Anyway, the Tabot market has a good rep so that was on Sunday. WOW, this is a little town of 200 residents in the middle of nowhere - they have a pub, a post office, a hall and a tiny shop, surrounded buy streets and houses. I little forgotten and dying town like many scattered around the country.

I had heard that the town stops for the monthly market but until I got there it didn't really compute, lol
It is amazing to see that every street is covered on both sides with stalls of all sorts - it is amazing to see such a huge market covering a whole town.

The locals don't seem to mind having there driveways blocked for a few hours each month and even get into the spirit buy selling things in their own yards - from plants to bric-a-brak

People come from Melbourne as well as other local towns and cities to buy at this market. It is a great day out I suppose and the range of stuff is amazing. It really goes to show the range of skills, produce and interests you get in an area.
The picture shows people setting up their stalls on the morning, by the time they finished there were no cars to be seen and no empty spots. I was too busy to go out and take a better and busier picture but it was crowded by 10am.. I will definitely keep going and I will have to ramp up my seed packeting, though I guess it will not be so busy over the winter.



And... here is a picture of Malabar spinach, since I don't have anything else to talk about at the moment.
This is a summer growing spinache substitute with fleshy leaves and a mild taste. It doesn't have the sourness that 'normal' spinach has.











Tuesday, April 12, 2016

Water chestnut, lotus root and Pusa Asita carrot

Autumn is in full swing now with most of the summer vegetables dying down now. Most of the pumpkins and melons are finished and I am redigging those beds, and I am just waiting another couple of weeks before planting the broad beans.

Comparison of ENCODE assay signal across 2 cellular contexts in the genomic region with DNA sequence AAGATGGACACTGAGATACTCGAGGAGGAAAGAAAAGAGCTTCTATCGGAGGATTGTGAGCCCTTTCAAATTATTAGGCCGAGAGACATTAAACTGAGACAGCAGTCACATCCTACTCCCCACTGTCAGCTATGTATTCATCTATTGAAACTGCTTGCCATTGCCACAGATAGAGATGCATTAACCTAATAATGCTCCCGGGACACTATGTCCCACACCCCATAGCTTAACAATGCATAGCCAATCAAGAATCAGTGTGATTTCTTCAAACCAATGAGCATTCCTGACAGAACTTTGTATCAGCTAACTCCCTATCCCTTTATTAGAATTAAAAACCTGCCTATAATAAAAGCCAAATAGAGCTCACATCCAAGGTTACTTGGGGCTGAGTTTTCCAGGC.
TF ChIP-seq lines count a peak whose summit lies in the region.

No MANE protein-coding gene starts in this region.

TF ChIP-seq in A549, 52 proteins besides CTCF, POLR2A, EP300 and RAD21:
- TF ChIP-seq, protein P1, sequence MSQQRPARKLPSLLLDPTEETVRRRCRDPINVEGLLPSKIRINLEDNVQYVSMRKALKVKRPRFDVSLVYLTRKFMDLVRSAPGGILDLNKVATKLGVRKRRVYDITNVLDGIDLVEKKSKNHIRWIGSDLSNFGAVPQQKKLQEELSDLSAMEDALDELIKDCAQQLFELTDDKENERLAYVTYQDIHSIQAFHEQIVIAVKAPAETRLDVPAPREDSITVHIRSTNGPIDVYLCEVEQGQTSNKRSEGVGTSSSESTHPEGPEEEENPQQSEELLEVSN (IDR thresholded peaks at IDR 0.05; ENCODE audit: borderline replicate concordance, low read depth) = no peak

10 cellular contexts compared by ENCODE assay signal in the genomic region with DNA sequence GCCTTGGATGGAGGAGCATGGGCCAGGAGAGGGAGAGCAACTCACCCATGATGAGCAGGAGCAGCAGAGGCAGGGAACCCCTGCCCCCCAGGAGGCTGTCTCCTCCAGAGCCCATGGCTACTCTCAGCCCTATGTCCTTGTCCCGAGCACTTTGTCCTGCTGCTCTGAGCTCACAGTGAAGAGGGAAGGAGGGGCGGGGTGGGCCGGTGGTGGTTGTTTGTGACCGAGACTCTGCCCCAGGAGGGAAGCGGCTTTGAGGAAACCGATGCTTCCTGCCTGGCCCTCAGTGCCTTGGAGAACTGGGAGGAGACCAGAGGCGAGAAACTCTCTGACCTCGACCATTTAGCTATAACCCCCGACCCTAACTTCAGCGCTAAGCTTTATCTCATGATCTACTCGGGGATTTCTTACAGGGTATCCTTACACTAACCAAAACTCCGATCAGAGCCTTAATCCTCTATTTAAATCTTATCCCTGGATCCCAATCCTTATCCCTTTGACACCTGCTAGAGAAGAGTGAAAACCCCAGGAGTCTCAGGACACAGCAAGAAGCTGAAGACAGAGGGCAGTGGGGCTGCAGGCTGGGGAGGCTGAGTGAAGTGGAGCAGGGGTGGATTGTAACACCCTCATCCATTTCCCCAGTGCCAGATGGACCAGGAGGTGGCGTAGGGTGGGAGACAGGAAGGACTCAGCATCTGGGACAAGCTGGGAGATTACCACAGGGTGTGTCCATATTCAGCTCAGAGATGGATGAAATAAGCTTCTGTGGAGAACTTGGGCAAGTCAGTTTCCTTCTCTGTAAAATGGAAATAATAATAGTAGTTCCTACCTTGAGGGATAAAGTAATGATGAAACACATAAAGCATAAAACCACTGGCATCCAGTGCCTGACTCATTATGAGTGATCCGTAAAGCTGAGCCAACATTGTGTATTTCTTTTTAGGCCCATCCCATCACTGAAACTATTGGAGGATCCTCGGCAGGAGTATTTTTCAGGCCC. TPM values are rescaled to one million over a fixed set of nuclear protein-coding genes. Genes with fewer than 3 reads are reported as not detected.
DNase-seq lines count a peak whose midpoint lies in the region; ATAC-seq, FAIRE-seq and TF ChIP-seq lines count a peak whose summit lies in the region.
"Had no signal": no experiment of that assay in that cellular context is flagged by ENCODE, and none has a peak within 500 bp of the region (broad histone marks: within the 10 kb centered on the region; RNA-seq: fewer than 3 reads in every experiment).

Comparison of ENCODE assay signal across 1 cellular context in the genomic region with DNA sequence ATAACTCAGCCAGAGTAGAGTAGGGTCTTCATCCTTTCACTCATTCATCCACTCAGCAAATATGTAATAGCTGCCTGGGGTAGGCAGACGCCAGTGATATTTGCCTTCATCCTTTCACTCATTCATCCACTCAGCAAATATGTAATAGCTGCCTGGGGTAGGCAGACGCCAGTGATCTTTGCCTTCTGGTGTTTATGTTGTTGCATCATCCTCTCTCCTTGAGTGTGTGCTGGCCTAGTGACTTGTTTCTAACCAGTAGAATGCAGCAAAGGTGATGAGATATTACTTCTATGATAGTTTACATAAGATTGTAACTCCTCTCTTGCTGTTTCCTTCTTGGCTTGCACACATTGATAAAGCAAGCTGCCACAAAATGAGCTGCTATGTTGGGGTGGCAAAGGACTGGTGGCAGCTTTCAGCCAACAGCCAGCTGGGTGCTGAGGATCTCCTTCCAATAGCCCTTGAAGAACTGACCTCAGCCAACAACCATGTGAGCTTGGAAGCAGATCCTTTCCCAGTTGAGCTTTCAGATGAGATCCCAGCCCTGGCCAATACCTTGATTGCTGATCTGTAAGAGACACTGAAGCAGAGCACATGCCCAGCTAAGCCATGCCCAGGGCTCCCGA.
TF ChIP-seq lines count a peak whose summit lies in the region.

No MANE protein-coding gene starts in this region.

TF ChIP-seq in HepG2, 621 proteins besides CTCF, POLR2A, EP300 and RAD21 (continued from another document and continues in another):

The water chestnuts are dying down and I have started pulling up a few on the ends of this bath. I did not get all the tubers out of the bathtubs last year so they were too crowded to grow large, but they are numerous.

If you allow them to die completely down the tubers break off too easily and they are harder to harvest so I pull them up at this stage when they still have a tinge of green about them.





Last spring a few water chestnut plants in pots didn't get sold or planted so they have been sitting with my other potted plants, not in water.

After a while I got curious to see what they would do since they were not grown in water. Well, now that they have died down I pulled them out of the pots and was surprised to find that they have produced tubers, not a lot since they were in small 10cm pots but it goes to show that maybe they don't need to be grown in water after all.
I might try a couple in large pots out of water next season.





I pulled up the lotus plant which has died down to inspect the tubers. As I expected, the tubers are not large, but still maybe large enough to eat. I am still pretty annoyed that I was sent a small variety but at least I know they produce well here in bathtubs. Before next spring I will buy a tuber from a large variety.

The whole bottom of the tub is filled with tuberous roots so I will have some to eat as well as sell.